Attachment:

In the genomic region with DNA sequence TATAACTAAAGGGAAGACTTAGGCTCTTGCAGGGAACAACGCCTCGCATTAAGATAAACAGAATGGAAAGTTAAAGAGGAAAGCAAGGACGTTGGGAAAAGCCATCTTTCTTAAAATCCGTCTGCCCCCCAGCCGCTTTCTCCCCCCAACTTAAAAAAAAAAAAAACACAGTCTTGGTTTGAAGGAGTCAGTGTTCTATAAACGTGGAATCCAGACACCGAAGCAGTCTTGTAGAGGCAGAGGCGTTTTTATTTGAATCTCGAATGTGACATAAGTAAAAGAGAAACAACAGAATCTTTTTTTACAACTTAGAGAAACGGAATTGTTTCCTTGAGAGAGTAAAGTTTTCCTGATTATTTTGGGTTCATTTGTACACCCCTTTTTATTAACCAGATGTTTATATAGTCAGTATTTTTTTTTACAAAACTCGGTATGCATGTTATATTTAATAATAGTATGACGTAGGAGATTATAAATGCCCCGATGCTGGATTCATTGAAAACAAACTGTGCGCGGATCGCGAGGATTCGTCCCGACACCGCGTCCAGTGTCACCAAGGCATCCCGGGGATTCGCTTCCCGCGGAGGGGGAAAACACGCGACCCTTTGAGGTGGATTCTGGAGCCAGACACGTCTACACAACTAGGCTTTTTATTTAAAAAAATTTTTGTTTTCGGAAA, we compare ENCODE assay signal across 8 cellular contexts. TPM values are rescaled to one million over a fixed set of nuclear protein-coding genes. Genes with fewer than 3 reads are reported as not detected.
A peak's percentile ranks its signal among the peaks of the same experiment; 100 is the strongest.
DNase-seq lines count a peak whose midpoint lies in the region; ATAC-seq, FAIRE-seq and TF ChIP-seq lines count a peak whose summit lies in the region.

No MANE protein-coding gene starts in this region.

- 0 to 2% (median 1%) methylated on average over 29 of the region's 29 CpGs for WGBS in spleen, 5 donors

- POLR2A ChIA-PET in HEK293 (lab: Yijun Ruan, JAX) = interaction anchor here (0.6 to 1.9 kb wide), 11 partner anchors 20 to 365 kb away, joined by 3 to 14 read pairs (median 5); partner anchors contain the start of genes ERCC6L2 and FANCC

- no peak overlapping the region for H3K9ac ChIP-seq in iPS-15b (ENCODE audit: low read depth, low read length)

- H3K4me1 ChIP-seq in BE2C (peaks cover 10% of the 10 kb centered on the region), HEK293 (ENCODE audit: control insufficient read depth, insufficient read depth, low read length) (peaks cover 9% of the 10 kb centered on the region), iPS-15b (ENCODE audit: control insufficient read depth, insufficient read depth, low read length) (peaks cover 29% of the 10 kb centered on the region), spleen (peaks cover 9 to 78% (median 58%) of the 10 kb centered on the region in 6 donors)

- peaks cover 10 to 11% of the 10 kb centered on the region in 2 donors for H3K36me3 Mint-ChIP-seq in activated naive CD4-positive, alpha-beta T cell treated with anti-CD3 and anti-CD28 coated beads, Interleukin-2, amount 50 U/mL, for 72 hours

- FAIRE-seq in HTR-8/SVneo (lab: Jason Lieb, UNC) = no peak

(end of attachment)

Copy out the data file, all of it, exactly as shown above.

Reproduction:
In the genomic region with DNA sequence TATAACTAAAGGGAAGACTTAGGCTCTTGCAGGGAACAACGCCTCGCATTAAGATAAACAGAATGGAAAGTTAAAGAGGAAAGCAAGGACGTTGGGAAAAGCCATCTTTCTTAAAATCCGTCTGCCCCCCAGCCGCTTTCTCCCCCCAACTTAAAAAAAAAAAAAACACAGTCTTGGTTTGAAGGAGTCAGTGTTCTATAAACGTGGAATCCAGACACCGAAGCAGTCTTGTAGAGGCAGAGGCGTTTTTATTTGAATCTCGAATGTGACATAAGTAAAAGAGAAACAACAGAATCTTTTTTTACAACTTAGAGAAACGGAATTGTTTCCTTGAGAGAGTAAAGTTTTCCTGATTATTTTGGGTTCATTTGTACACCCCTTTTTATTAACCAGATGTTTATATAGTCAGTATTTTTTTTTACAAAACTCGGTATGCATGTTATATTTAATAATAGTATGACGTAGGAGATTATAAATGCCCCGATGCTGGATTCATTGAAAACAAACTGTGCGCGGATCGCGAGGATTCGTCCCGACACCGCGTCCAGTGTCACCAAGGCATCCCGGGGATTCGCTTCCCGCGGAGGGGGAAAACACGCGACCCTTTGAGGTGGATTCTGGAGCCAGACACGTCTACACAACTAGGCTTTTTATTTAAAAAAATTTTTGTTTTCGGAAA, we compare ENCODE assay signal across 8 cellular contexts. TPM values are rescaled to one million over a fixed set of nuclear protein-coding genes. Genes with fewer than 3 reads are reported as not detected.
A peak's percentile ranks its signal among the peaks of the same experiment; 100 is the strongest.
DNase-seq lines count a peak whose midpoint lies in the region; ATAC-seq, FAIRE-seq and TF ChIP-seq lines count a peak whose summit lies in the region.

No MANE protein-coding gene starts in this region.

- 0 to 2% (median 1%) methylated on average over 29 of the region's 29 CpGs for WGBS in spleen, 5 donors

- POLR2A ChIA-PET in HEK293 (lab: Yijun Ruan, JAX) = interaction anchor here (0.6 to 1.9 kb wide), 11 partner anchors 20 to 365 kb away, joined by 3 to 14 read pairs (median 5); partner anchors contain the start of genes ERCC6L2 and FANCC

- no peak overlapping the region for H3K9ac ChIP-seq in iPS-15b (ENCODE audit: low read depth, low read length)

- H3K4me1 ChIP-seq in BE2C (peaks cover 10% of the 10 kb centered on the region), HEK293 (ENCODE audit: control insufficient read depth, insufficient read depth, low read length) (peaks cover 9% of the 10 kb centered on the region), iPS-15b (ENCODE audit: control insufficient read depth, insufficient read depth, low read length) (peaks cover 29% of the 10 kb centered on the region), spleen (peaks cover 9 to 78% (median 58%) of the 10 kb centered on the region in 6 donors)

- peaks cover 10 to 11% of the 10 kb centered on the region in 2 donors for H3K36me3 Mint-ChIP-seq in activated naive CD4-positive, alpha-beta T cell treated with anti-CD3 and anti-CD28 coated beads, Interleukin-2, amount 50 U/mL, for 72 hours

- FAIRE-seq in HTR-8/SVneo (lab: Jason Lieb, UNC) = no peak